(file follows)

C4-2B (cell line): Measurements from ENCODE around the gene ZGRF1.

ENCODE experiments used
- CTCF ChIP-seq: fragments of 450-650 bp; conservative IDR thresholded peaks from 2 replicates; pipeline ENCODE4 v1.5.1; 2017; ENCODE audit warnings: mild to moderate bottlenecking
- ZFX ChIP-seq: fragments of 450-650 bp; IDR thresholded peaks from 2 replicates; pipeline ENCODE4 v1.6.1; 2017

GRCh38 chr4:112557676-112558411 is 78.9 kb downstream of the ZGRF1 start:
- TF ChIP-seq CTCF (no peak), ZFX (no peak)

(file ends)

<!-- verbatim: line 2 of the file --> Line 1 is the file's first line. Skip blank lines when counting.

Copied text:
ENCODE experiments used